I have been an evangelical Christian and Southern Baptist since I birth. Harold Hunt baptized me at First Baptist Church in Independence in the old sanctuary. I grew up across the street from Waldo Baptist Church, and we attended that church for a short time until my father had a disagreement with the pastor and we started attending First Baptist.
I remained a member of First Baptist until July of 1995, when I married my wife. I moved her and her three children into our home on Union Street and the twins were forced to leave their familiar school at Spring Branch to begin attending Bryant. I could not ask them to leave their church, too, as they attended Maywood Baptist, so I joined Maywood the Sunday after I married Kim.
At the time I left First Baptist, the church was experiencing some turmoil and so it was a good time to leave. I still have many friends there and my mother continued to attend church there until she could no longer attend because of her health.
I had attended Maywood on occasion with my wife before we were married, and I really liked the pastor, Bob Spradling. He was a wonderful pulpit preacher, and Maywood was a different kind of church. It was about to begin a transition to be the kind of church it is today. It is a New Testament church. I suspect many of its members are not aware of the tumultuous history of the Southern Baptist Convention.
I was aware of the tumult because my mother served as parliamentarian at the SBC national conventions for a few years and she was there when the conservatives (also known as fundamentalists) took over the convention. A judge from Texas, Paul Pressler and Paige Patterson, the President of Criswell College in Texas, led the takeover, and it caused quite a stir and division among Southern Baptists.
The takeover occurred in Houston in 1979. My mother was invited to attend a celebration after the critical votes were taken, and she came home saddened by what she had witnessed because it was very much like a political rally. Shortly thereafter she quit being parliamentarian for the convention.
Patterson was recently removed as president of the Southwestern Baptist Theological Seminary in Texas because of his response to two rape allegations made by students. He was accused of making improper remarks about a teenage girl’s body and contending that women in abusive relationships should almost always stay with their husbands.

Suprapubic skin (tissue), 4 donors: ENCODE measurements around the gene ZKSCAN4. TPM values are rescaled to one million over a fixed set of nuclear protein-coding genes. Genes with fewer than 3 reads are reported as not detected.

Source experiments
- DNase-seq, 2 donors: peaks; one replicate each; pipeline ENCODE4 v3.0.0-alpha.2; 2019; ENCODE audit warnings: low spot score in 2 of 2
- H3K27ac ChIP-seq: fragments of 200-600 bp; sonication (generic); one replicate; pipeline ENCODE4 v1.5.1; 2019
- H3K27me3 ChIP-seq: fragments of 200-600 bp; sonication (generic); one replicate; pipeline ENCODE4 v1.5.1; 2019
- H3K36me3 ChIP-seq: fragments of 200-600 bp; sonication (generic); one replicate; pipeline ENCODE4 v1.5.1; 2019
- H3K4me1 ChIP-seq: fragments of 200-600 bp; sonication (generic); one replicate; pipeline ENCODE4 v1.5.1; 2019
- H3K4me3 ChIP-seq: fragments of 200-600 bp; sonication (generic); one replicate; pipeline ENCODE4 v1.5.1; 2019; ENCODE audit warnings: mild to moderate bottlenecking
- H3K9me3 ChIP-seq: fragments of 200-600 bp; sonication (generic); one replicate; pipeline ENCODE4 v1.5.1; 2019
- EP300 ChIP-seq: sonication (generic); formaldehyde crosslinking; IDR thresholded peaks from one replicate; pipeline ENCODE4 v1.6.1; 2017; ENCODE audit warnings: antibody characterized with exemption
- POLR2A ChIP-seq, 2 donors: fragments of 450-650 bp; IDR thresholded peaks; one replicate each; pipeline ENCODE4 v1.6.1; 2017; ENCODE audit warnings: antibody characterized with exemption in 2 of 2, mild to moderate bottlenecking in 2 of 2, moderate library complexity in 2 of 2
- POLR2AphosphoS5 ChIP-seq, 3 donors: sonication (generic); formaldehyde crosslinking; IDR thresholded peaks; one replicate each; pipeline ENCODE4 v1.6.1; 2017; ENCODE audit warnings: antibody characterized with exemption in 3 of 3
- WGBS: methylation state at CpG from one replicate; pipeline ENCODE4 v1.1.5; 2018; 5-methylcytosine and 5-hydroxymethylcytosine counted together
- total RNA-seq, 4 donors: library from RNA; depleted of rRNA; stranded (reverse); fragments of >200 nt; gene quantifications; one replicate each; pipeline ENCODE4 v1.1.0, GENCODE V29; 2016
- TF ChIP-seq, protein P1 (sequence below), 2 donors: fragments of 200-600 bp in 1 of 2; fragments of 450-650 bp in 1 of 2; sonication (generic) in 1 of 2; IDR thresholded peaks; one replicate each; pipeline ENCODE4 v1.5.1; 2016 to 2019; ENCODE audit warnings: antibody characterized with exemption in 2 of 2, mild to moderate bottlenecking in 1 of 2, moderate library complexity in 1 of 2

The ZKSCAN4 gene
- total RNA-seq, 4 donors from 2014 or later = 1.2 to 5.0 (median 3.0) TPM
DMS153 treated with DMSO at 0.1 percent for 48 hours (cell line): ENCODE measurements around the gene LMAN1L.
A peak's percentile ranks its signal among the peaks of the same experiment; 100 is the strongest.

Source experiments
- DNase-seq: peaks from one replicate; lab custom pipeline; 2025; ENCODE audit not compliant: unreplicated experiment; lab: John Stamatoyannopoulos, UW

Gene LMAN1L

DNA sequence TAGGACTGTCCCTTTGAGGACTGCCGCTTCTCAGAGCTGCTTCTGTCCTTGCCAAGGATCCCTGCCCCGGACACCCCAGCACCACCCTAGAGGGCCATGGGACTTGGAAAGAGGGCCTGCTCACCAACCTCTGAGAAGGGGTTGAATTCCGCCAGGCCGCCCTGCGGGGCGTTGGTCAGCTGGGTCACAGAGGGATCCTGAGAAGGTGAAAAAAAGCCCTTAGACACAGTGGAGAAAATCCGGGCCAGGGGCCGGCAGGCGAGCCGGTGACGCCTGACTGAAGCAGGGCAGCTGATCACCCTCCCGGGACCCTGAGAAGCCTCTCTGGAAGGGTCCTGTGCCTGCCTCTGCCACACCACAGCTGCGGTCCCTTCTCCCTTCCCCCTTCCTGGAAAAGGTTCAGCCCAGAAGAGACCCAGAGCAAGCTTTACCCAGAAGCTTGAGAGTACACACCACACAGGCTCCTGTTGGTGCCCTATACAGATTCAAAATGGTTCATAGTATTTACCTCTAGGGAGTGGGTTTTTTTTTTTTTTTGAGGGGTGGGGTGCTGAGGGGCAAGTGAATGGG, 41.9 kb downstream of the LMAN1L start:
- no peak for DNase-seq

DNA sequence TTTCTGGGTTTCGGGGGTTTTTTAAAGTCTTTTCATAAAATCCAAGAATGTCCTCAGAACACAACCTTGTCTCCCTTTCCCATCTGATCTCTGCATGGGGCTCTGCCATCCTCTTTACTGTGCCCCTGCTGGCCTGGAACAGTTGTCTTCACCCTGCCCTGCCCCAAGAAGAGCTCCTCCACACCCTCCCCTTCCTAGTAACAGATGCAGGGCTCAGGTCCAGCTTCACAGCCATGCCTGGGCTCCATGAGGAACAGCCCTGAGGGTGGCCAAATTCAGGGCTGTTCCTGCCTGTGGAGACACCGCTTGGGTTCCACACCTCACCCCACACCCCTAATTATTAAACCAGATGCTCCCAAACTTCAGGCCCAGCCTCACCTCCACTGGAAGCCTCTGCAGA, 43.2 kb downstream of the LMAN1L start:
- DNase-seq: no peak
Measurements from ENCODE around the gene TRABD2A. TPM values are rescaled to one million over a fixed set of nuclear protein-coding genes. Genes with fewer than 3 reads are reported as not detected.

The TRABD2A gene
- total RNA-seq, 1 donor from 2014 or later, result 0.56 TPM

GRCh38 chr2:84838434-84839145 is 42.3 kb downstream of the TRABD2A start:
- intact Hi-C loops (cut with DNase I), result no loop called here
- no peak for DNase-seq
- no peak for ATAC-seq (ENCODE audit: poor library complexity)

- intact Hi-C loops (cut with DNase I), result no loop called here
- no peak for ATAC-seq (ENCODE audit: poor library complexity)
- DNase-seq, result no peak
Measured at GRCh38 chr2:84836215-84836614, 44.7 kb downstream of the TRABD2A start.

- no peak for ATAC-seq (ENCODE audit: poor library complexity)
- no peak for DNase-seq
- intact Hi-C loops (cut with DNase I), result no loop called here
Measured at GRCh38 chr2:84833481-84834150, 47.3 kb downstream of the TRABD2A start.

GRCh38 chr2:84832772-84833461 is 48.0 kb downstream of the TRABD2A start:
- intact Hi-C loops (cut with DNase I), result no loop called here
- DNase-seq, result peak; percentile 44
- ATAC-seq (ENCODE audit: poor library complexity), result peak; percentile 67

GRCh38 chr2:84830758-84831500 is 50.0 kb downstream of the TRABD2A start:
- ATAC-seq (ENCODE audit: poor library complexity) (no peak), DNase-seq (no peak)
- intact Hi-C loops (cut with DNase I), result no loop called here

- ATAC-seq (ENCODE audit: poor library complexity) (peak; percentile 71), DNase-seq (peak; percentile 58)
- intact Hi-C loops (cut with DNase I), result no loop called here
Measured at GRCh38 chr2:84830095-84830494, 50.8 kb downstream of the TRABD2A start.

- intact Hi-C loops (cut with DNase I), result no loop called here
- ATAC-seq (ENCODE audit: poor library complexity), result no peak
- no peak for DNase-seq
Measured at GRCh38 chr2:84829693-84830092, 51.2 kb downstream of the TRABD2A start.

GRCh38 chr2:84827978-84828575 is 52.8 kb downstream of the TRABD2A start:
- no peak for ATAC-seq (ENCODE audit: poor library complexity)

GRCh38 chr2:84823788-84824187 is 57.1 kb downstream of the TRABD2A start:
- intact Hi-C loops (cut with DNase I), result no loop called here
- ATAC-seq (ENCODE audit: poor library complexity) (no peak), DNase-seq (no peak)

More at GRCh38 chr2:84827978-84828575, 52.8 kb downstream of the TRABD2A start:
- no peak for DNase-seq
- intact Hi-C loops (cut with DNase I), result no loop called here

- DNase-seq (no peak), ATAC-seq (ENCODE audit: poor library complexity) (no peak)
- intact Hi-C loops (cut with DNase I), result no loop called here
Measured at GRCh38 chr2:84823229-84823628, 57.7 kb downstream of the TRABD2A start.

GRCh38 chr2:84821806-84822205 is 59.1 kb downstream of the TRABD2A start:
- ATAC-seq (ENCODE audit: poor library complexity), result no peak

The SBC is the largest Protestant denomination in the country. The SBC has struggled to overcome its history as a denomination formed in defense of slaveholders. It has come far. It recently expelled a church in Albany, Georgia because of racial discrimination after a black female was told to use a restroom at a nearby convenience store rather than the restroom in the church.
The SBC has also struggled with the #MeToo movement. This summer a draft resolution was presented at the annual convention to repudiate any rhetoric or behavior that dishonors women. The resolution denounced those who cover up such actions and urged congregations and ministers to abide by all laws mandating the reporting of sexual abuse and assault.
The SBC is dominated by male leadership, but women in the denomination are advocating a greater role for women. The SBC has doctrine of “complementarianism,” which preaches male leadership in the home and in the church and says a wife “is to submit herself graciously to the servant leadership of her husband.” The SBC has resisted any effort to revise this doctrine.
Beth Moore, one of the leading spiritual leaders in the SBC and in the country, recently published a letter after the trustees at Southwestern seminary rendered their unanimous decision and their denunciation of any forms of abuse. She asked that the trustees “would simply have no tolerance for misogyny and dismissiveness toward women in your spheres of influence.”
Moore previously had called out attitudes that surfaced in early October 2016 (before the election) among some key Christian leaders that “smacked of misogyny, objectification and astonishing disesteem of women” that had “spread like wildfire.” She reminded the trustees that women were also among the followers of Jesus, that the first recorded word out of His resurrected mouth was “woman” and that same woman was the first evangelist. She also reminded them that the Apostle Paul served with many women and praised women for their service.
Fortunately, my church warmly embraces people of all races and recognizes the sacrificial service of women in the church. I see no evidence of racism, misogyny, objectification or disesteem for women. However, I have been saddened by what has happened in the denomination and have been ashamed at times to call myself a Baptist. The blatant political activity that occurs in the pulpit of some churches is offensive to me. I would never attend a church that sanctioned that behavior.
Perhaps the winds of change are blowing, thanks to some brave men and women in the SBC such as Beth Moore. Yet, misogyny and racism seem to be more pervasive than at any time in my life, and so the challenges are more daunting than ever. I am pretty sure that Jesus had no use for either of these.
Bob Buckley is an attorney in Independence, www.wagblaw.com . Email him at firstname.lastname@example.org.